I should perhaps pause for a moment to explain something about the structure of a Boxelder Bug. If you have never had the unfortunate duty of disposing of one of these creatures, you may not understand the magnitude of the exercise.
Although they have been gifted with wings to fly, they are not very quick to escape which makes the hunt rather simple. Unfortunately, the simplicity of the squishing does not continue from that point. Boxelder Bugs are apparently filled with a yellowish and stinky fluid that is immediately released upon squishing. I am guessing here, but I surmise that this fluid also causes a noticeable popping or cracking noise upon squishing as well.
Therefore, while you may rejoice in the fact that you have successfully eliminated another one from your living or work space, you must also face the prospect of a messy and smelly cleanup effort. Trust me when I say that it is nothing like cleaning up a smashed spider, fly or wasp. It is way juicier.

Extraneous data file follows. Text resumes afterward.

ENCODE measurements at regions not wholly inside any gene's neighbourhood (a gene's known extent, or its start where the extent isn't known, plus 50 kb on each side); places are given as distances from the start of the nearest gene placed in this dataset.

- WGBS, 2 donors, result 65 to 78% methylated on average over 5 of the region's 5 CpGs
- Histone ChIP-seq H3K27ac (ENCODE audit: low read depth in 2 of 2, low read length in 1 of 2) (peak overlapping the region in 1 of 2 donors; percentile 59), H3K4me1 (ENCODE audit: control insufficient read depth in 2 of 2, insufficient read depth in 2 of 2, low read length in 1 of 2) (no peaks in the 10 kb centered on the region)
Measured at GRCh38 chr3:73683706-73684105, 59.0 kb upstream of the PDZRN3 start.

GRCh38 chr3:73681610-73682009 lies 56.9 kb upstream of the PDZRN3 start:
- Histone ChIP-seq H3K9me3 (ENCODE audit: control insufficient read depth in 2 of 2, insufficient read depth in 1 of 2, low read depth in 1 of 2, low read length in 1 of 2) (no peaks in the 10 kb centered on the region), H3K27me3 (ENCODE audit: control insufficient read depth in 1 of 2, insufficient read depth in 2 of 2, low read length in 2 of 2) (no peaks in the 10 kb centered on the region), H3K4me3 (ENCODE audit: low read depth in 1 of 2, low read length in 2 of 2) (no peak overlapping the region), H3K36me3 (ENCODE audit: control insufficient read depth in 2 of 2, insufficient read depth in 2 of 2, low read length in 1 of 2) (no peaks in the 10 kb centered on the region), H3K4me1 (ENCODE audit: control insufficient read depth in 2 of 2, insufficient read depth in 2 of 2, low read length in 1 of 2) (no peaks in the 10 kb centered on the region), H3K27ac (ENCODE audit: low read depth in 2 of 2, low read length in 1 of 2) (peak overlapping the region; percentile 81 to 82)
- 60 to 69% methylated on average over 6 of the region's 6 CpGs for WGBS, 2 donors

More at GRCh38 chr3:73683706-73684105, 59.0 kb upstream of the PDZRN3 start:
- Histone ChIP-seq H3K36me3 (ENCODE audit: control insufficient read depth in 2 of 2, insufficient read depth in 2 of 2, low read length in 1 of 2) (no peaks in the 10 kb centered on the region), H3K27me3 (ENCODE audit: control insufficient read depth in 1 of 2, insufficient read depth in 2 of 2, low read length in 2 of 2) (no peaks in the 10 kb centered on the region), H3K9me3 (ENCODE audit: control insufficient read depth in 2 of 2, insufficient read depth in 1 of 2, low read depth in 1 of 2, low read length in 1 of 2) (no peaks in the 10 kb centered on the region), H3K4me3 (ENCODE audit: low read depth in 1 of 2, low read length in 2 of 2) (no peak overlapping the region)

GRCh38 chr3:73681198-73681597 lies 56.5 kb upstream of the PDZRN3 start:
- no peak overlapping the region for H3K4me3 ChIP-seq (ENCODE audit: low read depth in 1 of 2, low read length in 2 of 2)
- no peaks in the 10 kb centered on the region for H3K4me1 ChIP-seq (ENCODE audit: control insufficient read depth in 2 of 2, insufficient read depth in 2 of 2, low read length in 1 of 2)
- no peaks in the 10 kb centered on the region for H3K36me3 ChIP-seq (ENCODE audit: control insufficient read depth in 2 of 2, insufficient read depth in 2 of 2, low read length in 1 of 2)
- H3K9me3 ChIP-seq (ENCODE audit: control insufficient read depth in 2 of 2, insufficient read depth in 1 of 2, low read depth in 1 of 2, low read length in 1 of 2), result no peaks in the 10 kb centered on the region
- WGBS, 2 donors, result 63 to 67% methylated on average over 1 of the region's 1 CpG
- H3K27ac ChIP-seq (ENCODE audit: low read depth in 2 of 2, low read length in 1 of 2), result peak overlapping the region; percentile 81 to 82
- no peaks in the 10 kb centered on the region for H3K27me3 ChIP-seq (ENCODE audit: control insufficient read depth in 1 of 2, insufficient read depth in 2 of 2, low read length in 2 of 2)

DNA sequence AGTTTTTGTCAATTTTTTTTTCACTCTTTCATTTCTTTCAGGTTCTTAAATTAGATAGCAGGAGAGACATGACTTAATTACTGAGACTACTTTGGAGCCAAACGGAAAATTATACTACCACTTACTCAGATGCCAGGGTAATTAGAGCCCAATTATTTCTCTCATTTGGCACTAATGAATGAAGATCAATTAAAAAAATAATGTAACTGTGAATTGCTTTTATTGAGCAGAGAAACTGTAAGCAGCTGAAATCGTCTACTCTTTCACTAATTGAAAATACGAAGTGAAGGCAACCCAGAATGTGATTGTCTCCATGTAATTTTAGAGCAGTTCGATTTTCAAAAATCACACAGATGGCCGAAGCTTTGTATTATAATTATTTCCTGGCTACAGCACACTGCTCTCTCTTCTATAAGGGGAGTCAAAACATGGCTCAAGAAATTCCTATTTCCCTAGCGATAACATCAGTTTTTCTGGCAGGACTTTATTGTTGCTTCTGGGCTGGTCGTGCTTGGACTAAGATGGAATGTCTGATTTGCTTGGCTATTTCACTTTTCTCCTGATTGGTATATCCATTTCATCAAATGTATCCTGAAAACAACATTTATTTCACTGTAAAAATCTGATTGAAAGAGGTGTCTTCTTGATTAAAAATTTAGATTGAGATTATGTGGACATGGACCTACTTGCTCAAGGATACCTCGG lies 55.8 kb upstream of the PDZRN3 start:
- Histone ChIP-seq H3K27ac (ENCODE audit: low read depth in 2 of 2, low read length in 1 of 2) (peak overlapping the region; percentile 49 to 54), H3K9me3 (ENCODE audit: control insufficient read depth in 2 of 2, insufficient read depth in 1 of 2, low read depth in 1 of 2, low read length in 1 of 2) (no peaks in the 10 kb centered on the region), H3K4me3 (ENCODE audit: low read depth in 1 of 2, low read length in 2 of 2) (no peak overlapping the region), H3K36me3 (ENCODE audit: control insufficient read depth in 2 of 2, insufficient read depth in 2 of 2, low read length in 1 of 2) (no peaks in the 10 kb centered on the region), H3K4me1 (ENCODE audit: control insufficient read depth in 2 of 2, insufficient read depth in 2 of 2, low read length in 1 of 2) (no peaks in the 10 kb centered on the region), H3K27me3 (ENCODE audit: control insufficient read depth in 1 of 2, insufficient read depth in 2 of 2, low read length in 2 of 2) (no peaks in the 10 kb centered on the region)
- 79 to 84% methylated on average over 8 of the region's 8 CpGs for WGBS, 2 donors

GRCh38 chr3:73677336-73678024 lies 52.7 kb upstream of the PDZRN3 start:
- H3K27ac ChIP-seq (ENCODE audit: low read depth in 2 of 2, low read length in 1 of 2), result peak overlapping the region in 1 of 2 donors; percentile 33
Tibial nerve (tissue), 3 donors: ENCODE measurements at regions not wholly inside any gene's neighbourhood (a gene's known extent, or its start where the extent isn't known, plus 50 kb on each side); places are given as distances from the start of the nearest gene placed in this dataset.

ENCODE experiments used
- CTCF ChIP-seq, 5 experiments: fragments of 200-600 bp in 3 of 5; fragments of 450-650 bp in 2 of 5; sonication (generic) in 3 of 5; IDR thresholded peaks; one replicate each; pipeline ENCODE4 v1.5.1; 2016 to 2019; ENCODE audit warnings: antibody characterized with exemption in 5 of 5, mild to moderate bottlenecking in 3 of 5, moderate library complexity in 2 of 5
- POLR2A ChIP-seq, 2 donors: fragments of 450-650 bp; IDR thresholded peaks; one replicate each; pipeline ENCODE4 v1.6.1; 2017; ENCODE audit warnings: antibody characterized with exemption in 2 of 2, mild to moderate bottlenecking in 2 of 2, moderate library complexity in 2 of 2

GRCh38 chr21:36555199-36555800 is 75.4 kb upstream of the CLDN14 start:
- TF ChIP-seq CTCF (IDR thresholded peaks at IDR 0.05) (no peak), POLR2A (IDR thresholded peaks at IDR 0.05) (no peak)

You may be asking at this point whether or not it is worth it to destroy Boxelder Bugs. Are they really that much of a nuisance? I mean, they don't bite and they aren't highly destructive. Seriously, can't we live and let live?
The answers are as follows: yes they are, and no we can't.
Here is why - if you let one go, you will soon find that the situation is out of control. These things like to congregate. If you need an example, I will give you one.
Several years ago, I found myself back in my hometown for the wedding of one of my best friends at the end of September. It was a wonderful weekend and everything with the wedding went almost completely as planned. The only snag was a $5 parking ticket that I received from leaving my car parked in one spot for more than two hours in downtown while we were getting our hair and nails done.